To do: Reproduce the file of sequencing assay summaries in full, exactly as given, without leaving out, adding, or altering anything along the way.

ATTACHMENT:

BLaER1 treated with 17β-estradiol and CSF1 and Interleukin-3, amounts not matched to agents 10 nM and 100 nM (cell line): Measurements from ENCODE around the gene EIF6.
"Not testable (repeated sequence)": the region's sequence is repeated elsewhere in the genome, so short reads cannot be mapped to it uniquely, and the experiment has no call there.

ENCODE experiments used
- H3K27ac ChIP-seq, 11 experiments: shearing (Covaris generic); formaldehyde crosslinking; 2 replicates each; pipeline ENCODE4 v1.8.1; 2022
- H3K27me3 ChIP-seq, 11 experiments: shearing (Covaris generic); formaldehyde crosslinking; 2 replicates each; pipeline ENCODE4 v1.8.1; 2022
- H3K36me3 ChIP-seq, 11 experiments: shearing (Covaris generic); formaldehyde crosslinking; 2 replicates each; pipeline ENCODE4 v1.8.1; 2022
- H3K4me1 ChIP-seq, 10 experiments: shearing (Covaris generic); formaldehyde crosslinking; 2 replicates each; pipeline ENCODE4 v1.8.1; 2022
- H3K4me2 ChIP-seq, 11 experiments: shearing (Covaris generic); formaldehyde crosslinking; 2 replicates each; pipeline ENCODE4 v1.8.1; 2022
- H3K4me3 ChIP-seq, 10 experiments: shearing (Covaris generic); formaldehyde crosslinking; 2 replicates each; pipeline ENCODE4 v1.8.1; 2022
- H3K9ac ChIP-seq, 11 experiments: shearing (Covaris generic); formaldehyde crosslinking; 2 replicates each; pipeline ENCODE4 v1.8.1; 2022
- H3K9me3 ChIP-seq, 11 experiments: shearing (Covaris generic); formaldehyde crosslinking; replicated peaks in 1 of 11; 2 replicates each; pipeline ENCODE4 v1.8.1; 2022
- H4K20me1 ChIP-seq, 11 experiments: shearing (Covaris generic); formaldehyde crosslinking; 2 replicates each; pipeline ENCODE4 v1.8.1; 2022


BLaER1 treated with 17β-estradiol and CSF1 and Interleukin-3, amounts not matched to agents 10 nM and 100 nM (cell line): Measurements from ENCODE around the gene EIF6.
"Not testable (repeated sequence)": the region's sequence is repeated elsewhere in the genome, so short reads cannot be mapped to it uniquely, and the experiment has no call there.

ENCODE experiments used
- H3K27ac ChIP-seq, 11 experiments: shearing (Covaris generic); formaldehyde crosslinking; 2 replicates each; pipeline ENCODE4 v1.8.1; 2022
- H3K27me3 ChIP-seq, 11 experiments: shearing (Covaris generic); formaldehyde crosslinking; 2 replicates each; pipeline ENCODE4 v1.8.1; 2022
- H3K36me3 ChIP-seq, 11 experiments: shearing (Covaris generic); formaldehyde crosslinking; 2 replicates each; pipeline ENCODE4 v1.8.1; 2022
- H3K4me1 ChIP-seq, 10 experiments: shearing (Covaris generic); formaldehyde crosslinking; 2 replicates each; pipeline ENCODE4 v1.8.1; 2022
- H3K4me2 ChIP-seq, 11 experiments: shearing (Covaris generic); formaldehyde crosslinking; 2 replicates each; pipeline ENCODE4 v1.8.1; 2022
- H3K4me3 ChIP-seq, 10 experiments: shearing (Covaris generic); formaldehyde crosslinking; 2 replicates each; pipeline ENCODE4 v1.8.1; 2022
- H3K9ac ChIP-seq, 11 experiments: shearing (Covaris generic); formaldehyde crosslinking; 2 replicates each; pipeline ENCODE4 v1.8.1; 2022
- H3K9me3 ChIP-seq, 11 experiments: shearing (Covaris generic); formaldehyde crosslinking; replicated peaks in 1 of 11; 2 replicates each; pipeline ENCODE4 v1.8.1; 2022
- H4K20me1 ChIP-seq, 11 experiments: shearing (Covaris generic); formaldehyde crosslinking; 2 replicates each; pipeline ENCODE4 v1.8.1; 2022